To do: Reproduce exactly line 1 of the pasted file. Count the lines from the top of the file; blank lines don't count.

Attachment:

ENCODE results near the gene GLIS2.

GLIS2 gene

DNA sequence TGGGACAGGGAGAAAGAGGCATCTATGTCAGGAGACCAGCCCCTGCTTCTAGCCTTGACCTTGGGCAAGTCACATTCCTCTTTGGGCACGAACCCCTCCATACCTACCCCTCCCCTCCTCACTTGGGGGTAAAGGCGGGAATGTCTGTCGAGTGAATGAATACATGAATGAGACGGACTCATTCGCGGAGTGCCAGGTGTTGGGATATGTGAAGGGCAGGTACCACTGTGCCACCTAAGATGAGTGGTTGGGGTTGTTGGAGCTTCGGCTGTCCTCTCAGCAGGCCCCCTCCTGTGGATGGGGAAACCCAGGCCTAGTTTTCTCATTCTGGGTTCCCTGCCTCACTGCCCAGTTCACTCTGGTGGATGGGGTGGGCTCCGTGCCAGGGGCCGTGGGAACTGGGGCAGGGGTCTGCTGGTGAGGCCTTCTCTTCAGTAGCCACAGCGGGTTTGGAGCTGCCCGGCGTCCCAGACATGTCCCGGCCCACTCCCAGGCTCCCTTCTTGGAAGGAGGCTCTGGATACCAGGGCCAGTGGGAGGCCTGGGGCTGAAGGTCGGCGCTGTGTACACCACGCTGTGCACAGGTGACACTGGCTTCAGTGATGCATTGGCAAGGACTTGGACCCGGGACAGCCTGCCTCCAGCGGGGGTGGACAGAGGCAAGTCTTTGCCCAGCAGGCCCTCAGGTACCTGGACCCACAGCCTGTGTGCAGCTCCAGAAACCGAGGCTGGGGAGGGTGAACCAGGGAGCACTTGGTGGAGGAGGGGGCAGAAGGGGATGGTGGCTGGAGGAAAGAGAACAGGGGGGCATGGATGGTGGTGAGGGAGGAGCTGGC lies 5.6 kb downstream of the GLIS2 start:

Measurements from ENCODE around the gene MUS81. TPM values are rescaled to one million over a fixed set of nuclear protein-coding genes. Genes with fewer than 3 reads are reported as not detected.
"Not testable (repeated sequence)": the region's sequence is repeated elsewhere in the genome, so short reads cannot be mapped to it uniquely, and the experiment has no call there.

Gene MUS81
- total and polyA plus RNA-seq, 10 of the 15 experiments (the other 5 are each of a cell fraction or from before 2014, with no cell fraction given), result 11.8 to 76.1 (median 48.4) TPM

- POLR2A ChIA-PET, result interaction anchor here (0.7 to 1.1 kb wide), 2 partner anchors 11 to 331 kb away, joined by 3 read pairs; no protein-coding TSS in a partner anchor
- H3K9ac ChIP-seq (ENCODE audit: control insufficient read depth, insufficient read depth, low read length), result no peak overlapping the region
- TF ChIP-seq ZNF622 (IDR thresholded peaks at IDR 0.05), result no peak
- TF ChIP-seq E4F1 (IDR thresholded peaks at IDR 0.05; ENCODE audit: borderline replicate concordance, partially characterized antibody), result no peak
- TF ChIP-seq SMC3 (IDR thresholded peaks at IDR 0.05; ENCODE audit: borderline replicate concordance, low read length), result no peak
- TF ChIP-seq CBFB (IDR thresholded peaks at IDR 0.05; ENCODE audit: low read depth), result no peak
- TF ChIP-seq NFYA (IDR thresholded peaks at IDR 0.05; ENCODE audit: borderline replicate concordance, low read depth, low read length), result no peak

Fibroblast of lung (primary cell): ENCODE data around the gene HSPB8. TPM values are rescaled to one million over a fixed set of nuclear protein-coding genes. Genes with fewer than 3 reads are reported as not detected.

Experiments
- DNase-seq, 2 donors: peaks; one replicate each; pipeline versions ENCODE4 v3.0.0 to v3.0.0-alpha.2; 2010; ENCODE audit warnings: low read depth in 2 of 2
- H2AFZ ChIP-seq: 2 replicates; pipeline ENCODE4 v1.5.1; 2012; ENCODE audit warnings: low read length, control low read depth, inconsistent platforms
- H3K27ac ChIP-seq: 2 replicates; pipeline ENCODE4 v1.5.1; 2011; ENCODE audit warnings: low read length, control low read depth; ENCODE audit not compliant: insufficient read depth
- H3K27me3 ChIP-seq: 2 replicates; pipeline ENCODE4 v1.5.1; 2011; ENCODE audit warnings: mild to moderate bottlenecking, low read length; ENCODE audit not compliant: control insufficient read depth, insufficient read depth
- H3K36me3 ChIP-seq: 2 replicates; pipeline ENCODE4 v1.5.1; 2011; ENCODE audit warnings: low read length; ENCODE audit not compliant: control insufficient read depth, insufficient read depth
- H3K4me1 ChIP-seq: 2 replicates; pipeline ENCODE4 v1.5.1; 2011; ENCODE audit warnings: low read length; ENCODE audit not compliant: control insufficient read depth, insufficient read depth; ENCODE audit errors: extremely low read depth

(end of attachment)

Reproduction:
ENCODE results near the gene GLIS2.